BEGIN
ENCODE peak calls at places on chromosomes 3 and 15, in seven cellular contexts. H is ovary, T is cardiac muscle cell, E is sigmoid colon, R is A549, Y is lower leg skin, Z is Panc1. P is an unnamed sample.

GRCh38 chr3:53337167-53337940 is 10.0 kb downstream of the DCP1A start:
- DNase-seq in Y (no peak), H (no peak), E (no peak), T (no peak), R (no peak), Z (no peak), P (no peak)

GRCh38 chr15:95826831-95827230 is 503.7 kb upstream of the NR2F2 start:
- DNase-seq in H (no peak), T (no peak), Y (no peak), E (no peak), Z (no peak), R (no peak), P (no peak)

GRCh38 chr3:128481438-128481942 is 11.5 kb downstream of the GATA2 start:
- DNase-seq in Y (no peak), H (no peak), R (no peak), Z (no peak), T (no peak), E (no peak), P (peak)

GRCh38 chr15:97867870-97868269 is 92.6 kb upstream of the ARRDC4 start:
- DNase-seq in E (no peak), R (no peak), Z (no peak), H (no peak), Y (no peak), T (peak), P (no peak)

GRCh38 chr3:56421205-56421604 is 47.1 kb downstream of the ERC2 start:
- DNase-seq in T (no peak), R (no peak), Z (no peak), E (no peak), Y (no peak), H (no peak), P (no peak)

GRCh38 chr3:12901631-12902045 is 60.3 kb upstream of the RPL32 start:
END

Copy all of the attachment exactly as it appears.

ENCODE peak calls at places on chromosomes 3 and 15, in seven cellular contexts. H is ovary, T is cardiac muscle cell, E is sigmoid colon, R is A549, Y is lower leg skin, Z is Panc1. P is an unnamed sample.

GRCh38 chr3:53337167-53337940 is 10.0 kb downstream of the DCP1A start:
- DNase-seq in Y (no peak), H (no peak), E (no peak), T (no peak), R (no peak), Z (no peak), P (no peak)

GRCh38 chr15:95826831-95827230 is 503.7 kb upstream of the NR2F2 start:
- DNase-seq in H (no peak), T (no peak), Y (no peak), E (no peak), Z (no peak), R (no peak), P (no peak)

GRCh38 chr3:128481438-128481942 is 11.5 kb downstream of the GATA2 start:
- DNase-seq in Y (no peak), H (no peak), R (no peak), Z (no peak), T (no peak), E (no peak), P (peak)

GRCh38 chr15:97867870-97868269 is 92.6 kb upstream of the ARRDC4 start:
- DNase-seq in E (no peak), R (no peak), Z (no peak), H (no peak), Y (no peak), T (peak), P (no peak)

GRCh38 chr3:56421205-56421604 is 47.1 kb downstream of the ERC2 start:
- DNase-seq in T (no peak), R (no peak), Z (no peak), E (no peak), Y (no peak), H (no peak), P (no peak)

GRCh38 chr3:12901631-12902045 is 60.3 kb upstream of the RPL32 start: